The #1 things most self-publishing authors get wrong (mistakes to avoid).

This month I published over 100 YouTube videos. I’m getting a little more confident, though I tend to ramble. In this one I discuss common self-publishing mistakes you should avoid that I see most indie authors screwing up. Here are some of the things I talk about.

  • Ugly website
  • Ugly book cover
  • Spamming people
  • Overprotective of their content
  • Paying too much for book marketing that doesn’t work
  • Promoting without any book reviews
  • Betting the farm on one book

The video comes off a little negative – there are lots of things to get wrong, it’s hard to avoid screwing things up, and there’s nothing you can do about it.

So I wrote another post that’s more positive; you should read it next.

7 Things Indie Authors are doing RIGHT.


  • Heather Day Gilbert Posted

    I totally agree that in the beginning, obscurity is your enemy as an indie author. I definitely gave away so many copies (e-book and softcover) of my first novel, and it’s a great way to get the word out.

    One thing I would question is the importance of frequent blogging for fiction authors. Often, indies are very focused on producing as many books as we can per year, and blogging takes away from that. I do think it’s important to have a website “home base,” with links to your newsletter, etc., but investing hours blogging every week has proved to be a poor investment of my time. I do know my reader demographic but the thing they want most is my next book. 🙂 So I’ve pulled back from blogging 3x a week (in blogs’ heyday) to blogging every other Monday or so. But then again, I have books out which take center stage on my site. Anyway, not to ramble, but I do feel good looking websites/covers and great writing/reviews are so crucial. Great vlog and always appreciate your indie insights.

    • Derek Murphy Posted

      I think the idea that blogging “takes away from” writing time is an excuse. You can blog twice a week, for 30 minutes each, using time that is not coming out of your set writing time. It think authors don’t know what to blog about, so they convince themselves it’s not important, or that writing is more important. Blogging is one way you can get yourself in front of the right readers (if you blog about the things your readers are searching for). If you’re just blogging about any random stuff, then no, it isn’t helping, there are better things you could be doing. Most writers try to blog “creative” posts with “interesting” but not straightforward titles… they post well written articles that nobody ever readers, because they don’t get found. But it’s also true, the more books you have, the easier it will be for them to sell themselves without you needing any other strategies. So: must you blog? No. But are you trying to sell more books and struggling with it? If so, blogging is probably the missing part (or… book covers. or lack of reviews.)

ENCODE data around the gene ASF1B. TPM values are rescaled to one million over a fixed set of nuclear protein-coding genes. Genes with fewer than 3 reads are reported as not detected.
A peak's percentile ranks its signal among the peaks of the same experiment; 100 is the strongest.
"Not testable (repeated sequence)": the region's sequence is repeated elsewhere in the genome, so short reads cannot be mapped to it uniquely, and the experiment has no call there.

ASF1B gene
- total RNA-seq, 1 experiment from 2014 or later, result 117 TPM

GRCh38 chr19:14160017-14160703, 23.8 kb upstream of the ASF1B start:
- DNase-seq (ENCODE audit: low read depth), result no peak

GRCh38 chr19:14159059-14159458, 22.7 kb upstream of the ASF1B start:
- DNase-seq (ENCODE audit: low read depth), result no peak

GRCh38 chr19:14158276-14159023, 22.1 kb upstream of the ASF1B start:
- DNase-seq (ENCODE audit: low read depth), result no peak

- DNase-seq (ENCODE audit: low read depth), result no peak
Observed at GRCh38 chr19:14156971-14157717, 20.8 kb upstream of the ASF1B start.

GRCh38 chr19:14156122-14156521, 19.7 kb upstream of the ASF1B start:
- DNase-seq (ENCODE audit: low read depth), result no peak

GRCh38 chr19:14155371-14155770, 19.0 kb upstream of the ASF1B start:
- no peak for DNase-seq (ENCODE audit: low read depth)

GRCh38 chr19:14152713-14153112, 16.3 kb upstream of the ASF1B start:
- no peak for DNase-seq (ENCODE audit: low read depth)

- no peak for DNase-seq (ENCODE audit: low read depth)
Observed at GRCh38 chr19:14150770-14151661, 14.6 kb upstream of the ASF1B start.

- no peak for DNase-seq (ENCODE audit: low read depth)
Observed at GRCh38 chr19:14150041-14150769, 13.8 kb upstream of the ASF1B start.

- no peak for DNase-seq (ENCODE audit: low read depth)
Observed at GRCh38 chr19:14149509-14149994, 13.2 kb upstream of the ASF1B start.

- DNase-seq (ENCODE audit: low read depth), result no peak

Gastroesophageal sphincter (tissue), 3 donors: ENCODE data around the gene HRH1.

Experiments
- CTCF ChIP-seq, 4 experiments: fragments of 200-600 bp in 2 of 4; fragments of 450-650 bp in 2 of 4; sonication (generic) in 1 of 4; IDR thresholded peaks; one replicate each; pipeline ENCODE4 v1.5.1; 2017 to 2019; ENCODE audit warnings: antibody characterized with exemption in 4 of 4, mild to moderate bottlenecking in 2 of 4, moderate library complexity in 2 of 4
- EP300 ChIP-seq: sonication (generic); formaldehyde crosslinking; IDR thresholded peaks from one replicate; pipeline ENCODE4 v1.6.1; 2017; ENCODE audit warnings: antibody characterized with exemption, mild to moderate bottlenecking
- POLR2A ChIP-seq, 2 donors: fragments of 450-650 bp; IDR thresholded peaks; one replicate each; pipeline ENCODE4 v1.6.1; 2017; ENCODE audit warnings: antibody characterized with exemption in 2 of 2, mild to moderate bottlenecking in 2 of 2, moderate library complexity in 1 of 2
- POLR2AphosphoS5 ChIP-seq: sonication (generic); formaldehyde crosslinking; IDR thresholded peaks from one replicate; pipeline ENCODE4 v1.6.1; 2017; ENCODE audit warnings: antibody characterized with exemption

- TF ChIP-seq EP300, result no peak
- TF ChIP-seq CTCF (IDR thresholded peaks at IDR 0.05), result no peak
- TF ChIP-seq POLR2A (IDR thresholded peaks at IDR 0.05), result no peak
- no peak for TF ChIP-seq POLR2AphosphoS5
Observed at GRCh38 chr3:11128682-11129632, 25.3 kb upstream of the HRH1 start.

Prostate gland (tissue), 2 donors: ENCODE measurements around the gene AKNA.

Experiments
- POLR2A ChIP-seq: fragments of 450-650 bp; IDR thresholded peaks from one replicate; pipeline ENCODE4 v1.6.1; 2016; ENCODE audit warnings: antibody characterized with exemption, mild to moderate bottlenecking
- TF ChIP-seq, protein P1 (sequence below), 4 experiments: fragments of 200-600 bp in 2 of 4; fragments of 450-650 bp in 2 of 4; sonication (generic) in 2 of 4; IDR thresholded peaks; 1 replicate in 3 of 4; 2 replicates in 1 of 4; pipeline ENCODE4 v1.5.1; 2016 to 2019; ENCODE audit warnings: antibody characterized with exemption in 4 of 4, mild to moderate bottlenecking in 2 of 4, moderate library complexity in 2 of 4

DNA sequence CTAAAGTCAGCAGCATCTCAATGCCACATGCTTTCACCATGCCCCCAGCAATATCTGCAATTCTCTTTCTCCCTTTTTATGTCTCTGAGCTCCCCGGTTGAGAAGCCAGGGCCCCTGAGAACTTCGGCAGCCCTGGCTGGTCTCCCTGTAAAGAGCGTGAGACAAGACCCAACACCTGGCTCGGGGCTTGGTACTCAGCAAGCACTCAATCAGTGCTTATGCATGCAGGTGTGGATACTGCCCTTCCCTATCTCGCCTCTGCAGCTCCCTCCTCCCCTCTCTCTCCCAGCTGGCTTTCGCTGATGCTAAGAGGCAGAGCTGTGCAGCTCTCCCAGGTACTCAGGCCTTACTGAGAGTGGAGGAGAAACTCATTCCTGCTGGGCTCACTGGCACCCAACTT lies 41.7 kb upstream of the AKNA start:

• Derek Murphy Posted

    Thanks for the comments Heather; I think if blogging isn’t working, you probably aren’t using it effectively. You have to make sure to blog articles with titles that appeal and get shared by your target readers; you have to make an effort to share them (linkedin, reddit, facebook, twitter), and you have to – usually – blog helpful ‘how to’ stuff. Also for every 2 or 3 on your own blog you should be seeking out high traffic blogs and writing guest posts. It looks like you’ve been doing everything right though, even turning your content into the “Indie Publishing Handbook.” It also take about a year to start building up traffic. I’m 3 years in and feel like I’m just getting started. But now I’m getting a couple dozen email signups a day, which – if managed well – should make launching a book a piece of cake.

    • Heather Day Gilbert Posted

      Thanks, Derek. For me, I’m involved in so many fiction projects right now, primarily all I have time for is to let readers know of upcoming deals and feature other fiction authors. I spent 3 years blogging on topics relevant to my genres and didn’t really build an audience. I actually focus primarily on twitter to connect with other indies and Facebook (both my author page and groups) to connect with my readers, etc. I think when you’re blogging consistently about non-fiction, such as you are–cover art how-to’s, for example, you are bound to have authors like me signing up to read that content. My Indie Pub Handbook is a collection of the things I’ve learned, and I’ve guest blogged all over about that and my books. I do post about once weekly on my blog but for me, more than that is a waste of time, because it’s really not the primary place I connect with my readers. 🙂 I think each of us tend to prefer a couple social media outlets over others, and for me, twitter, Pinterest, and FB are more profitable.

      • Derek Murphy Posted

        Can I interview you about how you’re using those three to sell fiction books? I’m doing a series of Q/A chats next month but also looking for a bunch of experts on all topics.

        • Heather Day Gilbert Posted

          Sure, Derek–happy to answer questions. You can just email me at heatherdaygilbert (at) gmail (dot) com.

Add Comment

Your email address will not be published. Required fields are marked *